23 million Americans lack access to broadband internet from existing providers, usually in central areas of cities or distant rural areas. But cities’ ability to fill the gap with government-run internet networks is under attack.
A bill in Congress would preserve that option.
At least 21 states prohibit or significantly limit the ability of cities or municipalities to create their own broadband networks for their citizens.
Take Congress’s home city of Washington, D.C. A 1999 negotiation between the local government and Comcast saw Comcast threaten to cut off internet access for the entire city. Under pressure, the ultimate agreement the city government signed off on “required that the city not ‘engage in any activities or outcomes that would result in business competition between the District and Comcast or that may result in loss of business opportunity for Comcast,’” Harvard University researcher Susan Crawford wrote.
Under President Obama, the Federal Communications Commission (FCC) attempted to block such state laws from going into effect, which would have allowed all municipalities free reign to create their own broadband. However, a unanimous three-judge panel decision overturned that ruling six months later, finding that the FCC had no legal power to preempt state laws.
Congress, however, does have that power.
What the bill does
The Community Broadband Act would prevent states or municipalities from creating laws to prevent their jurisdictions from creating their own broadband internet networks.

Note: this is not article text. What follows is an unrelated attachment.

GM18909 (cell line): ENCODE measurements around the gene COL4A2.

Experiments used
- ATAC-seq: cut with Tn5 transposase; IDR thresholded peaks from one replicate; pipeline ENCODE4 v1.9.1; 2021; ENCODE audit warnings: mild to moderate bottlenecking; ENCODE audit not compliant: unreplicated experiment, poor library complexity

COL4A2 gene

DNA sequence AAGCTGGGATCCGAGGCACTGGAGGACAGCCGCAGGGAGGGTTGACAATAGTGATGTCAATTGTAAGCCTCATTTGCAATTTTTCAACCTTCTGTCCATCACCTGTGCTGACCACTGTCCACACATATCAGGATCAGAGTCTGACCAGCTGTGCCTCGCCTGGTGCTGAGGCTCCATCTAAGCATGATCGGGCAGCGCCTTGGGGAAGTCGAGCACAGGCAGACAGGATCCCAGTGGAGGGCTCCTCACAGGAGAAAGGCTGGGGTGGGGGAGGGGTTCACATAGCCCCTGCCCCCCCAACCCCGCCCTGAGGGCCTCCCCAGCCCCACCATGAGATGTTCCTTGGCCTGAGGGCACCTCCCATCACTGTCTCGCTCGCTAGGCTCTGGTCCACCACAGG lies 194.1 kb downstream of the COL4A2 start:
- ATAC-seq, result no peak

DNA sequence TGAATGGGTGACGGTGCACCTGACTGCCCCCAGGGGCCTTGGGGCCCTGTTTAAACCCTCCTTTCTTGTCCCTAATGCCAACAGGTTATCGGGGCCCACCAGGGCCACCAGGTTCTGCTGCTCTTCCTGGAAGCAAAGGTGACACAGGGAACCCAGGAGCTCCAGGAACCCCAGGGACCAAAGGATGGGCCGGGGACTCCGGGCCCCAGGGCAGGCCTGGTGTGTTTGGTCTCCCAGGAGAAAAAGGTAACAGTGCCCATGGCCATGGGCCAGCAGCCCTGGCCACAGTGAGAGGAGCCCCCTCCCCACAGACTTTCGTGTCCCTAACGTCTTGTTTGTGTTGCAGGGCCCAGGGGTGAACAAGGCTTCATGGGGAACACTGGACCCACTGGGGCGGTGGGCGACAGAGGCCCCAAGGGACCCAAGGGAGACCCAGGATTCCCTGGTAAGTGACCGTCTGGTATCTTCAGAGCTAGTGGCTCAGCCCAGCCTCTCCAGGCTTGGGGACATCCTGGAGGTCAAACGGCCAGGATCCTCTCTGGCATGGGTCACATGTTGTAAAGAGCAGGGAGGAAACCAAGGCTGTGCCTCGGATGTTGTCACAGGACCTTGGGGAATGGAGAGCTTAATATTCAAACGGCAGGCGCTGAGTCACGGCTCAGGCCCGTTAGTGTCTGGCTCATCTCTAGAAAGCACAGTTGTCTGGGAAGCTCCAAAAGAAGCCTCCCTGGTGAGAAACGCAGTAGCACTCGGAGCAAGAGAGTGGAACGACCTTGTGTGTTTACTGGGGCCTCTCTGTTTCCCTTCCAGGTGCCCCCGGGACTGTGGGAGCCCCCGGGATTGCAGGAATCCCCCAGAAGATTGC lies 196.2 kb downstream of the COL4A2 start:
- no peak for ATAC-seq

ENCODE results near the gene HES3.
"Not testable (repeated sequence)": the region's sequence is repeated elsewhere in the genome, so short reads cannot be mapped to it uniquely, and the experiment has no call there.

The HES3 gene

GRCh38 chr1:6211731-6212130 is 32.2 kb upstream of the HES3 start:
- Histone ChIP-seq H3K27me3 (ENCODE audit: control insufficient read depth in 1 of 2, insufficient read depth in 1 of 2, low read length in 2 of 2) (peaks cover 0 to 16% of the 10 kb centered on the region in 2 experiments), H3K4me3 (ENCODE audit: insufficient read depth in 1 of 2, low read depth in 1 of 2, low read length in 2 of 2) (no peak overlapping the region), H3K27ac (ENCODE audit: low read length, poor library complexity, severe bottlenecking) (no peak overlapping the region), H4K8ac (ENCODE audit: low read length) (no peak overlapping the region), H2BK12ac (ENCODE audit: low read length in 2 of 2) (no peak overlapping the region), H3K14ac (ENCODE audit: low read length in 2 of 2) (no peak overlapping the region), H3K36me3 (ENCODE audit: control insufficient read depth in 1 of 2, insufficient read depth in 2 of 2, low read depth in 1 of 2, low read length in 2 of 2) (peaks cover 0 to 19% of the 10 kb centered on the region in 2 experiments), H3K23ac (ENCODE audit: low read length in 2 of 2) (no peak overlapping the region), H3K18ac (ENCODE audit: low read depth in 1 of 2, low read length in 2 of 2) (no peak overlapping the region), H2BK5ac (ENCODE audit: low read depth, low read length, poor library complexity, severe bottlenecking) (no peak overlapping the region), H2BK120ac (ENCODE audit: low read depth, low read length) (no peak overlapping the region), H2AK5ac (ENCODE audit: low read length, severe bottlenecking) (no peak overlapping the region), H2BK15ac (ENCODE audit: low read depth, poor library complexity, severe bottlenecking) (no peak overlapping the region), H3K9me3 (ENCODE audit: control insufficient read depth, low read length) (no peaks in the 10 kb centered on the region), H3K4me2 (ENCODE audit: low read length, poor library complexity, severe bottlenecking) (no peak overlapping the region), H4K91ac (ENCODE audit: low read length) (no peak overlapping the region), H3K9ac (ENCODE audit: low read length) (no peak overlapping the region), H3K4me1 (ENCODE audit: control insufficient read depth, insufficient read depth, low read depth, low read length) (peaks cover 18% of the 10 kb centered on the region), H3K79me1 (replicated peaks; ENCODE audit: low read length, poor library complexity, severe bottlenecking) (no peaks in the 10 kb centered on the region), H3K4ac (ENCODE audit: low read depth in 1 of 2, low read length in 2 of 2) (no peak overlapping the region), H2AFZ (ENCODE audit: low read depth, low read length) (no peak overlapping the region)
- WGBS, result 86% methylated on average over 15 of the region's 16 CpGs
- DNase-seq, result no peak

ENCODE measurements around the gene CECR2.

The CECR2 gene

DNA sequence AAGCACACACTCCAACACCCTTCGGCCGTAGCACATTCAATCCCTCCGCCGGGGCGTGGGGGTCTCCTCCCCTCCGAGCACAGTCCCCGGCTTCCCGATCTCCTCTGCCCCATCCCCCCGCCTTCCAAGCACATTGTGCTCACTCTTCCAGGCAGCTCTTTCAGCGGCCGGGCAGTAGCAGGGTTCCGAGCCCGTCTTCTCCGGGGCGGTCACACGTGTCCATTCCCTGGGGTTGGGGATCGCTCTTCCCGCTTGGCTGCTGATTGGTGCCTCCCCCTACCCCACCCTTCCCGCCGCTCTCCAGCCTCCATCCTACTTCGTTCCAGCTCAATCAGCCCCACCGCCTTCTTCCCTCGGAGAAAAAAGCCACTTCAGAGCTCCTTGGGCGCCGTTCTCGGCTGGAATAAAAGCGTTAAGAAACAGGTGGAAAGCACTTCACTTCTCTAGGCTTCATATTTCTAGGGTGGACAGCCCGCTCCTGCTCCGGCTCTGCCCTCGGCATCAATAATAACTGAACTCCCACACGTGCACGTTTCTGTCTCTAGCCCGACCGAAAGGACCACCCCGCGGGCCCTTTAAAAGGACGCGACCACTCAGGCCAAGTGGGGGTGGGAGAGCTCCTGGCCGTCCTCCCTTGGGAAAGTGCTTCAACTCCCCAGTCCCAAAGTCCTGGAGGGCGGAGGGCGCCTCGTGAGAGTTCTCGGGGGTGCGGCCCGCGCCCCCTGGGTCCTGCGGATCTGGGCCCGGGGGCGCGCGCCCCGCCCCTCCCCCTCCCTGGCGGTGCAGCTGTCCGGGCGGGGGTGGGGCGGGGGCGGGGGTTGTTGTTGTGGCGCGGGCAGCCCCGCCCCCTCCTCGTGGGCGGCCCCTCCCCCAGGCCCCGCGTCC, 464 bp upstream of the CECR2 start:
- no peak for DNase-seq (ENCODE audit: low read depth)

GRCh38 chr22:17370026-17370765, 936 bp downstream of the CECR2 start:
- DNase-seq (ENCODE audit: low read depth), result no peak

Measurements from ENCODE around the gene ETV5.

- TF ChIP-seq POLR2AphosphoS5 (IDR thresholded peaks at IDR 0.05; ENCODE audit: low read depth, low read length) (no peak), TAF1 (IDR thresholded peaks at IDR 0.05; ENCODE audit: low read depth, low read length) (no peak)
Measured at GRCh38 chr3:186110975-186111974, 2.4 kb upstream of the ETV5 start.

What supporters say
Supporters argue the legislation would allow all Americans to access the most important technology of our era in a less expensive and more competitive manner.
“Broadband Internet is the most vital tool of the 21st Century economy,” House lead sponsor Eshoo said in a press release. “Unfortunately, millions of Americans are still acutely impacted by a complete lack of or an inferior broadband connection. The Community Broadband Act is an important step in bridging the digital divide and will help local governments enable connectivity, increase economic growth and create jobs.”
“Internet access is an economic necessity in today’s economy, but too many communities lack reliable access,” Sen. Booker said in a separate press release. “I saw this problem first-hand as mayor of Newark. In places where reliable, high-speed internet access is lacking, some municipalities have bridged the gap by investing in and offering broadband internet to their residents. But barriers to municipal broadband networks remain. Our bill will help remove these barriers by giving cities the flexibility they need to meet the needs of their residents.”
What opponents say
Opponents counter that internet access should be left in the hands of companies which already provide the service to millions, rather than local governments which would be starting from scratch and might be slower to act.
“The general rhetoric behind these laws, from the incumbents, is that cities are too incompetent to run their own networks, so it’s a risk to taxpayers,” broadband consultant Craig Settles explained to Vice.
However, state lawmakers who have introduced legislation preempting would-be local broadband networks have usually been heavily funded by the likes of entrenched interests including AT&T;, Century Link, Comcast, DirecTV, Sprint Nextel, T-Mobile, Time Warner, and Verizon — lending doubt to the politicians’ stated rationales.
Odds of passage
Versions were introduced in the previous Congress, attracting two Democratic cosponsors in the House and five Democratic or Democratic-affiliated cosponsors in the Senate, but never received a vote in committee.
This new House and Senate version have attracted six Democratic cosponsorsand five Democratic or Democratic-affiliate cosponsors, respectively.
The House Subcommittee on Communications and Technology is holding a hearing on this and several other broadband-related bills today, January 30 (you can watch live here). Only five of the 20 bills were introduced by Democrats, indicating that this one could potentially get some bipartisan traction on the Republican-controlled committee.